Healdsburg City Council members Tuesday reaffirmed their intent to fix up a historic Russian River bridge even though funding for the project remains uncertain.
Just when city officials had convinced skeptical federal highway engineers to approve a $12 million rehabilitation of the 90-year-old Healdsburg Memorial Bridge, a court decision last week erased more than $1 million in redevelopment money anticipated for the project.
A state Supreme Court decision that upheld the state's right to dissolve redevelopment agencies means the city can no longer count on using redevelopment money toward its required 12 percent share of the cost.
"I don't want to in any way inhibit the project from moving forward," said City Councilman Jim Wood, echoing the sentiments of his colleagues. But he said he shuddered at the thought of how the city will come up with the $1.4 million it needs for its share of a seismic retrofit and other upgrades for the rusted, but beloved, 90-year-old span.
Despite the cloudy funding outlook, council members agreed Tuesday to maintain the bridge in the future through a variety of potential sources, whether setting aside gas tax revenues, seeking a potential parcel tax increase or tapping into a community benefit fund.
But there is competition for the gas tax funds, which are intended for street maintenance. A parcel tax increase would have to be approved by two-thirds of voters. And council members were hesitant to commit the $600,000 in community benefit money that has been used in the past to fund nonprofit groups and subsidize sewer bills of low-income residents.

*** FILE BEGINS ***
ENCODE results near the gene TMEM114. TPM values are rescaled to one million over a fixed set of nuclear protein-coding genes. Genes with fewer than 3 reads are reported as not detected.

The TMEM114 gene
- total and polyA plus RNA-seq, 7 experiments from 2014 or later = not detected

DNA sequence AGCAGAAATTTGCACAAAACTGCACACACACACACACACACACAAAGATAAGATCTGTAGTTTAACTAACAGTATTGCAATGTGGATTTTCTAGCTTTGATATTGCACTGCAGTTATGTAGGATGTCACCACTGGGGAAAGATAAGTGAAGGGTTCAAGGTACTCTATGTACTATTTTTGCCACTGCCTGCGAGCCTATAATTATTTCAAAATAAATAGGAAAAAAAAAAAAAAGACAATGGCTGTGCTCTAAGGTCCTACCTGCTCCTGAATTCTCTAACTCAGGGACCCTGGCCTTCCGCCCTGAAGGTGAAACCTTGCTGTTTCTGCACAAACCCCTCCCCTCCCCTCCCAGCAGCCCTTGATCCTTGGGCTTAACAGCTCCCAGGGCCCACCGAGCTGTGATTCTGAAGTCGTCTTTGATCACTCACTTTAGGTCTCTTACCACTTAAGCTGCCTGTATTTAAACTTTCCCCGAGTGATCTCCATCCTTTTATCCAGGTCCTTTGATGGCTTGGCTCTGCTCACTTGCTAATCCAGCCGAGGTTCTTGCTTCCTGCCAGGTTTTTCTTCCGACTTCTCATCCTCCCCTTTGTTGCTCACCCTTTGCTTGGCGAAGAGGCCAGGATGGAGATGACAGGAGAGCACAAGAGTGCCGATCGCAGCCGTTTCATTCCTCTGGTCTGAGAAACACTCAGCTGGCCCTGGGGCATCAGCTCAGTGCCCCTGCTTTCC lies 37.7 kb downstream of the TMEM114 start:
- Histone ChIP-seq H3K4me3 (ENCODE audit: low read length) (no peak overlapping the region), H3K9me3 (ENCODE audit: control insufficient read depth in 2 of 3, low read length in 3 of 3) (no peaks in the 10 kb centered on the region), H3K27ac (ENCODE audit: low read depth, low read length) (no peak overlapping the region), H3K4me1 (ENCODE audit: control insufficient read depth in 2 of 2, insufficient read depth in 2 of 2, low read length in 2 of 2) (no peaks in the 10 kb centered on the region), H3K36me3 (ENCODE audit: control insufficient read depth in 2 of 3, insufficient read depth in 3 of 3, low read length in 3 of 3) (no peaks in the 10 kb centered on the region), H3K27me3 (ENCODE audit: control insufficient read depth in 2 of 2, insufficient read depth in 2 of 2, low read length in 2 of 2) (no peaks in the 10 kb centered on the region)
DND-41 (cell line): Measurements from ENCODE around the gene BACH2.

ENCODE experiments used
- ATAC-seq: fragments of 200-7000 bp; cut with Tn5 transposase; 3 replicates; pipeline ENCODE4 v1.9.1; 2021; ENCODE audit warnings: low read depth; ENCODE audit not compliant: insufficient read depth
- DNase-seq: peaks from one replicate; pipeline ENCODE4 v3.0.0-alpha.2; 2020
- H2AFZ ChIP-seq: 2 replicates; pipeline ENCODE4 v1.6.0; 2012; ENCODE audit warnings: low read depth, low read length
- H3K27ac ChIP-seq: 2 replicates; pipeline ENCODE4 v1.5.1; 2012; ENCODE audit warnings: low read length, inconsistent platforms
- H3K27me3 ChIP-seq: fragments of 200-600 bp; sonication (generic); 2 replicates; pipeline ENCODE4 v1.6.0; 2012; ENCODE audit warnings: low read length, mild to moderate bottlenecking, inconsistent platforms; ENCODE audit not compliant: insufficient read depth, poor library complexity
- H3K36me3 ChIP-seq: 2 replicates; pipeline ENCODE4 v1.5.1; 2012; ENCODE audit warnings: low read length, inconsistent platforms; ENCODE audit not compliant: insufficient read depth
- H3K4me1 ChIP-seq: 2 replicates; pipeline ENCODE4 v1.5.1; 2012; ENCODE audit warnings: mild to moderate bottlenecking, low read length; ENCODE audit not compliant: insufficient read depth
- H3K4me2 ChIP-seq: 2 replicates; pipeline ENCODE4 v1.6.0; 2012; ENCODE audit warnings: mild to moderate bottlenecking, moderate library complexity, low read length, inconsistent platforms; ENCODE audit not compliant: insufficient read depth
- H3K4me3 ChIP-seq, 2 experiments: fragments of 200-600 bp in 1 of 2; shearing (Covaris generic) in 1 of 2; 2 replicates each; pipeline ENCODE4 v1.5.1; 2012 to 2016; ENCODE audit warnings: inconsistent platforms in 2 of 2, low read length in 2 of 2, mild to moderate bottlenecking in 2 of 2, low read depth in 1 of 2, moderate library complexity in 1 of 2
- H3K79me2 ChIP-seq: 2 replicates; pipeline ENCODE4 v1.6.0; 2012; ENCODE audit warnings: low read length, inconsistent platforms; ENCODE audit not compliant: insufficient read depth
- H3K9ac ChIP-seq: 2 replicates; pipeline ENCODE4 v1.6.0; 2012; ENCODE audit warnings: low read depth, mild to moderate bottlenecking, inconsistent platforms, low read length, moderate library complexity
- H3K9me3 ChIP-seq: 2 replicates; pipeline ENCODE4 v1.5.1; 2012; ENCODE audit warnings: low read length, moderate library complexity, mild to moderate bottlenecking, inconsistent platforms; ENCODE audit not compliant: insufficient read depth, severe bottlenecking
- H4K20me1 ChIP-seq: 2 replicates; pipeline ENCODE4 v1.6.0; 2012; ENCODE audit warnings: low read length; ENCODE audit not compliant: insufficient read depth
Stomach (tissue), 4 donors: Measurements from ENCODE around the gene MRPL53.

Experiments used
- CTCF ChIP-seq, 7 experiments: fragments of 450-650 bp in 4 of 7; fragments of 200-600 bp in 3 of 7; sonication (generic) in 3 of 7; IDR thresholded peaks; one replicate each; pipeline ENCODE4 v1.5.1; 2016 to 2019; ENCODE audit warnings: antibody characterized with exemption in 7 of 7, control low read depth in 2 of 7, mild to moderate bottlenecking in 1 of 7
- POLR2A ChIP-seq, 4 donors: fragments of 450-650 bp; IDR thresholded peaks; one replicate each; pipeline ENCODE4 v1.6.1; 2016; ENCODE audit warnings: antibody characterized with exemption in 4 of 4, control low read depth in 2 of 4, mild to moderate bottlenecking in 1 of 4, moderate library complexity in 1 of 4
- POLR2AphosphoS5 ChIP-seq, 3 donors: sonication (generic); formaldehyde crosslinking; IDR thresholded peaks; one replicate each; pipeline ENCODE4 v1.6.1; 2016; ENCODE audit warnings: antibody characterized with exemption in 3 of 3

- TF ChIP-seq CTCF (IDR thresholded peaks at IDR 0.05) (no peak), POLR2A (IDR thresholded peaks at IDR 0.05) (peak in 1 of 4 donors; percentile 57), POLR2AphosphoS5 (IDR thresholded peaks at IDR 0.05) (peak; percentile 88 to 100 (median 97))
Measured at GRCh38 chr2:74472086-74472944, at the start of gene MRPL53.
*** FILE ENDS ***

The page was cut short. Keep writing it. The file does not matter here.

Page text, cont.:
As a condition for funding the retrofit of the bridge, federal highway officials insisted the city commit to maintaining it indefinitely.
"We need to put our best foot forward," Mayor Gary Plass said of the city's need to spell out where the money will come from. He warned against "trying to bluff the feds" with vague commitments toward maintenance of the bridge in the future.
Public Works Director Mike Kirn estimated it will cost $134,000 annually to maintain the bridge over the next six decades, without taking inflation into account.
But he was challenged by Mel Amato, a Healdsburg resident who has rallied to save the bridge. Amato said the cost was less than half that, or about $63,000 annually because things such as painting the bridge qualify for future rehabilitation, rather than ongoing maintenance.